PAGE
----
Improving the quality of beans is often a collaborative effort between farmer and roaster
A farmer is looking to receive the best price for his beans, but that doesn't always mean he's trying to create the highest-quality product. Like any form of agriculture, some farms produce commodity-grade coffees and others grow exceptional beans.
In a direct trade relationship, a roaster seeks out a farmer who is capable of reaching that higher echelon of quality. The roaster will agree to buy a certain amount of coffee per year if it hits a specific quality standard. But the real needle-moving happens when a roaster realizes a farm's untapped potential and crafts a contract that helps the farmer improve infrastructure to the point where they're elevating quality. So theoretically, everyone wins.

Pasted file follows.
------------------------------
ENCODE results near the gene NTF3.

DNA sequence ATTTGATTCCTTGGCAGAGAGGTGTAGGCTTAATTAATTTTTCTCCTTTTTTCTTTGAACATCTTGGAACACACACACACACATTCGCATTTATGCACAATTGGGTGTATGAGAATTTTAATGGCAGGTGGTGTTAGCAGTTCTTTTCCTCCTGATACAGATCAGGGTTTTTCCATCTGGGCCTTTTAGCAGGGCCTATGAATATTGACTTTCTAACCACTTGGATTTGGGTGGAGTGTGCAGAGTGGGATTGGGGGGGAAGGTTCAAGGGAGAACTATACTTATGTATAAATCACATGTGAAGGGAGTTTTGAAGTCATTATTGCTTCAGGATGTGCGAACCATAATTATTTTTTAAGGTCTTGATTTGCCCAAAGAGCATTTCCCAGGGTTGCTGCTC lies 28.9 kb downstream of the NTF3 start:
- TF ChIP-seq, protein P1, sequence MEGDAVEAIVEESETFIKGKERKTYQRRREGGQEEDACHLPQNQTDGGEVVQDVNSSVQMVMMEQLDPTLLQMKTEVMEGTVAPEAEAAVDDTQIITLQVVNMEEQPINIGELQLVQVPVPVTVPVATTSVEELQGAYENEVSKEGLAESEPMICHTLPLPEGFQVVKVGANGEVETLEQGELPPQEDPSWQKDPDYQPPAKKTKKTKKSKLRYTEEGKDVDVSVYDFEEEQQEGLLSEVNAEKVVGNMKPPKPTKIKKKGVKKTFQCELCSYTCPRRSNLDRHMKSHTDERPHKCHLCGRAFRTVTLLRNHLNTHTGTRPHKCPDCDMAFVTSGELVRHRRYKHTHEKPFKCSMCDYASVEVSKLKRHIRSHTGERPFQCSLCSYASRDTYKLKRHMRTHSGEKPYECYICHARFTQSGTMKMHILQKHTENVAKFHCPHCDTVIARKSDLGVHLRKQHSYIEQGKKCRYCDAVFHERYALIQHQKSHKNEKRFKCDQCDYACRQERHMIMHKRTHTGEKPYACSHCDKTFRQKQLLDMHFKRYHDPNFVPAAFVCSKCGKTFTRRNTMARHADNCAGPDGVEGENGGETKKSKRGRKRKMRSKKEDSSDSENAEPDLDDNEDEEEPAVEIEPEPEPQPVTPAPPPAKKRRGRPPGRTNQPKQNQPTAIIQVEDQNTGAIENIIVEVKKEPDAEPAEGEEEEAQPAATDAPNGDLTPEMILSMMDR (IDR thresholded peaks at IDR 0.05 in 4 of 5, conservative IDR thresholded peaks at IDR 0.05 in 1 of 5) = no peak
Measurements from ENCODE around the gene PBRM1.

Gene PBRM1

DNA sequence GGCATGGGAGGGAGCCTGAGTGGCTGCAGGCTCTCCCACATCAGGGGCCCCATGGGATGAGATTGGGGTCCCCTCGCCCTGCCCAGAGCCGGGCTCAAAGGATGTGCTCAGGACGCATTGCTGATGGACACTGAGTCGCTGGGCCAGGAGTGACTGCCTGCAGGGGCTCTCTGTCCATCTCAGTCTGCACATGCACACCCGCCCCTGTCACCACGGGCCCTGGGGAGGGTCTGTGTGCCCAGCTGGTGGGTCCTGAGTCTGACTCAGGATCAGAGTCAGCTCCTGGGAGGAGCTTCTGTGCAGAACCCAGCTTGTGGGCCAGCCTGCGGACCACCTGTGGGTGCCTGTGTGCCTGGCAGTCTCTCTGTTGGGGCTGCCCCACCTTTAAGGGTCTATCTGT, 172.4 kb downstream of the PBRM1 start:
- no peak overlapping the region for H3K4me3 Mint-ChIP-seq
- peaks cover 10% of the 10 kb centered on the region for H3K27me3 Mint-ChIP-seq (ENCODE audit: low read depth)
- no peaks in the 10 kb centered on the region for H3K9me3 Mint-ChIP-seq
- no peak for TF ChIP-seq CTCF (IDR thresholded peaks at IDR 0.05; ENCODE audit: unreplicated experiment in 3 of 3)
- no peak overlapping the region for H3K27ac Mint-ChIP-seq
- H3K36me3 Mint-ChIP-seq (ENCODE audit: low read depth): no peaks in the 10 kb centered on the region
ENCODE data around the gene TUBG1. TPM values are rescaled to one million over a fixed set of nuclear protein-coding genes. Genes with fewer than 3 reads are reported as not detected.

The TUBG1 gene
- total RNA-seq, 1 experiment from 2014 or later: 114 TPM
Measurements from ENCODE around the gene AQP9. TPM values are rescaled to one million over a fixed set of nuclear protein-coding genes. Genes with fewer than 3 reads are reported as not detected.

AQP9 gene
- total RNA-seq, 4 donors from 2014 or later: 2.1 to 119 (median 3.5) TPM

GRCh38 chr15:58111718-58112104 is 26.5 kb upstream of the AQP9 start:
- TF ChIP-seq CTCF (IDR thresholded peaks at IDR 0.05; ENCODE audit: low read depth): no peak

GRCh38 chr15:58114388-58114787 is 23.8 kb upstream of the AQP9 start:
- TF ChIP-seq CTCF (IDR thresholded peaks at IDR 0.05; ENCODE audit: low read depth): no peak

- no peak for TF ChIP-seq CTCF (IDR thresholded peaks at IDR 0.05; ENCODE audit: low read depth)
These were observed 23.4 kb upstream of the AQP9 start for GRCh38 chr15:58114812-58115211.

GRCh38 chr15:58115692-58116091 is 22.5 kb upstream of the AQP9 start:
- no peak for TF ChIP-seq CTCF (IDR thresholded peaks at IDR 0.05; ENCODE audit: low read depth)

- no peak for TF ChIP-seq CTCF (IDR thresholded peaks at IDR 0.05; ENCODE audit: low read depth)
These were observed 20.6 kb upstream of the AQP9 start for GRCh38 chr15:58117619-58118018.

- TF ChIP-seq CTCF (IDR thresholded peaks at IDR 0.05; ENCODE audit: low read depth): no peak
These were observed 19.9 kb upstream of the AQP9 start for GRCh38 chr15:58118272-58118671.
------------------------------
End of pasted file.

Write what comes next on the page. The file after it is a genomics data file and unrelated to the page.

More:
Salaries of coffee laborers vary wildly by country
Brazilian coffee pickers are on the very high end of the payment spectrum, often earning up to $1,000 per month (3x the minimum wage), whereas their Guatemalan counterparts are sometimes lucky to take home $5 per day.